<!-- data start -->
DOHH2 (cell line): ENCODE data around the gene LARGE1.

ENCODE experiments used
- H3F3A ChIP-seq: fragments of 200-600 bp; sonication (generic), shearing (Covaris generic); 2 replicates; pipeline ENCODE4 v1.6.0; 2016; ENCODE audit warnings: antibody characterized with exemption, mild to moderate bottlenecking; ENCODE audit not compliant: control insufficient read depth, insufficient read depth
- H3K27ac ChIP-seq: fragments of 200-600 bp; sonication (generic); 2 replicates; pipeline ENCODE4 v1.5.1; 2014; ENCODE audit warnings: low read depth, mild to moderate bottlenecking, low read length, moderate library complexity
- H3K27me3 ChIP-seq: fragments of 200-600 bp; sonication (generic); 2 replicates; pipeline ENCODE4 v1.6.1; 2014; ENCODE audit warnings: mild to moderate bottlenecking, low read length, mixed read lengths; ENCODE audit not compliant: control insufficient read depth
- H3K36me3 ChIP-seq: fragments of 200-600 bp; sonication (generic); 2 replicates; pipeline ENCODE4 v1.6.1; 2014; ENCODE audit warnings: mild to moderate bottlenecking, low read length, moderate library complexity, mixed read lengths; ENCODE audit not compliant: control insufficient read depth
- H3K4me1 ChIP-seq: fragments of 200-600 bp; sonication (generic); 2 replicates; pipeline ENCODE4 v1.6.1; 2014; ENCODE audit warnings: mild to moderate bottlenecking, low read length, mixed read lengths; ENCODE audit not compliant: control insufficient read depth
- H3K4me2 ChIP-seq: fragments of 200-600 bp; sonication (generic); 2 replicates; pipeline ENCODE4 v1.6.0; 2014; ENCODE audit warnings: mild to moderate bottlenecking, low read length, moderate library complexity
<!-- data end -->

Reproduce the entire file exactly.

DOHH2 (cell line): ENCODE data around the gene LARGE1.

ENCODE experiments used
- H3F3A ChIP-seq: fragments of 200-600 bp; sonication (generic), shearing (Covaris generic); 2 replicates; pipeline ENCODE4 v1.6.0; 2016; ENCODE audit warnings: antibody characterized with exemption, mild to moderate bottlenecking; ENCODE audit not compliant: control insufficient read depth, insufficient read depth
- H3K27ac ChIP-seq: fragments of 200-600 bp; sonication (generic); 2 replicates; pipeline ENCODE4 v1.5.1; 2014; ENCODE audit warnings: low read depth, mild to moderate bottlenecking, low read length, moderate library complexity
- H3K27me3 ChIP-seq: fragments of 200-600 bp; sonication (generic); 2 replicates; pipeline ENCODE4 v1.6.1; 2014; ENCODE audit warnings: mild to moderate bottlenecking, low read length, mixed read lengths; ENCODE audit not compliant: control insufficient read depth
- H3K36me3 ChIP-seq: fragments of 200-600 bp; sonication (generic); 2 replicates; pipeline ENCODE4 v1.6.1; 2014; ENCODE audit warnings: mild to moderate bottlenecking, low read length, moderate library complexity, mixed read lengths; ENCODE audit not compliant: control insufficient read depth
- H3K4me1 ChIP-seq: fragments of 200-600 bp; sonication (generic); 2 replicates; pipeline ENCODE4 v1.6.1; 2014; ENCODE audit warnings: mild to moderate bottlenecking, low read length, mixed read lengths; ENCODE audit not compliant: control insufficient read depth
- H3K4me2 ChIP-seq: fragments of 200-600 bp; sonication (generic); 2 replicates; pipeline ENCODE4 v1.6.0; 2014; ENCODE audit warnings: mild to moderate bottlenecking, low read length, moderate library complexity